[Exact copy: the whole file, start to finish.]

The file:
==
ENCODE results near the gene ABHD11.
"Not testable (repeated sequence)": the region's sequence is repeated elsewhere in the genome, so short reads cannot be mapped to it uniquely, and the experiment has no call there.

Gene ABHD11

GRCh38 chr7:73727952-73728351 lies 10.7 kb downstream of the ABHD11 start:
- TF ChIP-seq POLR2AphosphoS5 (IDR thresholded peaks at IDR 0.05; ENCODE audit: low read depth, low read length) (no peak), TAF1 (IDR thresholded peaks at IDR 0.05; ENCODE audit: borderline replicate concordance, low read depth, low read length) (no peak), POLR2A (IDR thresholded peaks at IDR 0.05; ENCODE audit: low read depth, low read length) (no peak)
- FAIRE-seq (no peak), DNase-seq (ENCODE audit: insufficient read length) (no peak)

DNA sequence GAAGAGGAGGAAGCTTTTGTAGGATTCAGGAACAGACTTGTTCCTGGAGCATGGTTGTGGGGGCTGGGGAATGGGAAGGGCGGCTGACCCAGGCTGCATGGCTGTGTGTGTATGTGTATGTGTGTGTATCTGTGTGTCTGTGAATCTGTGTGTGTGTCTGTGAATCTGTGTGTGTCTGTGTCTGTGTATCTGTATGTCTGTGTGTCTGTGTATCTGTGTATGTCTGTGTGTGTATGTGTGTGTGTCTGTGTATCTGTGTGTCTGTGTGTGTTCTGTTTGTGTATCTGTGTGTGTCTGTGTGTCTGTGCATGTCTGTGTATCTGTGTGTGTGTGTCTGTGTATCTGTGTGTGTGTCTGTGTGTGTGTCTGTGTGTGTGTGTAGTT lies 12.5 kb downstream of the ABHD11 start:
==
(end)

ENCODE results near the gene ABHD11.
"Not testable (repeated sequence)": the region's sequence is repeated elsewhere in the genome, so short reads cannot be mapped to it uniquely, and the experiment has no call there.

Gene ABHD11

GRCh38 chr7:73727952-73728351 lies 10.7 kb downstream of the ABHD11 start:
- TF ChIP-seq POLR2AphosphoS5 (IDR thresholded peaks at IDR 0.05; ENCODE audit: low read depth, low read length) (no peak), TAF1 (IDR thresholded peaks at IDR 0.05; ENCODE audit: borderline replicate concordance, low read depth, low read length) (no peak), POLR2A (IDR thresholded peaks at IDR 0.05; ENCODE audit: low read depth, low read length) (no peak)
- FAIRE-seq (no peak), DNase-seq (ENCODE audit: insufficient read length) (no peak)

DNA sequence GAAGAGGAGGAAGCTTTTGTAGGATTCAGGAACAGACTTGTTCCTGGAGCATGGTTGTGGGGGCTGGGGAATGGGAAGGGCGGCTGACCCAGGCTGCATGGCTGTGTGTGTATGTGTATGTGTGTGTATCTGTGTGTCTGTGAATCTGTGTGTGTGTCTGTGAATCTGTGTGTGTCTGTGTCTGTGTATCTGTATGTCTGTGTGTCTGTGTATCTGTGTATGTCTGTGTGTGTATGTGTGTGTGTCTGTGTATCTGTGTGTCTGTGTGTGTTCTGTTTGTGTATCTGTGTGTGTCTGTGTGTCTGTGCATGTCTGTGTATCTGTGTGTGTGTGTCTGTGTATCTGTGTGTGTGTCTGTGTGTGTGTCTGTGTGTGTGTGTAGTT lies 12.5 kb downstream of the ABHD11 start: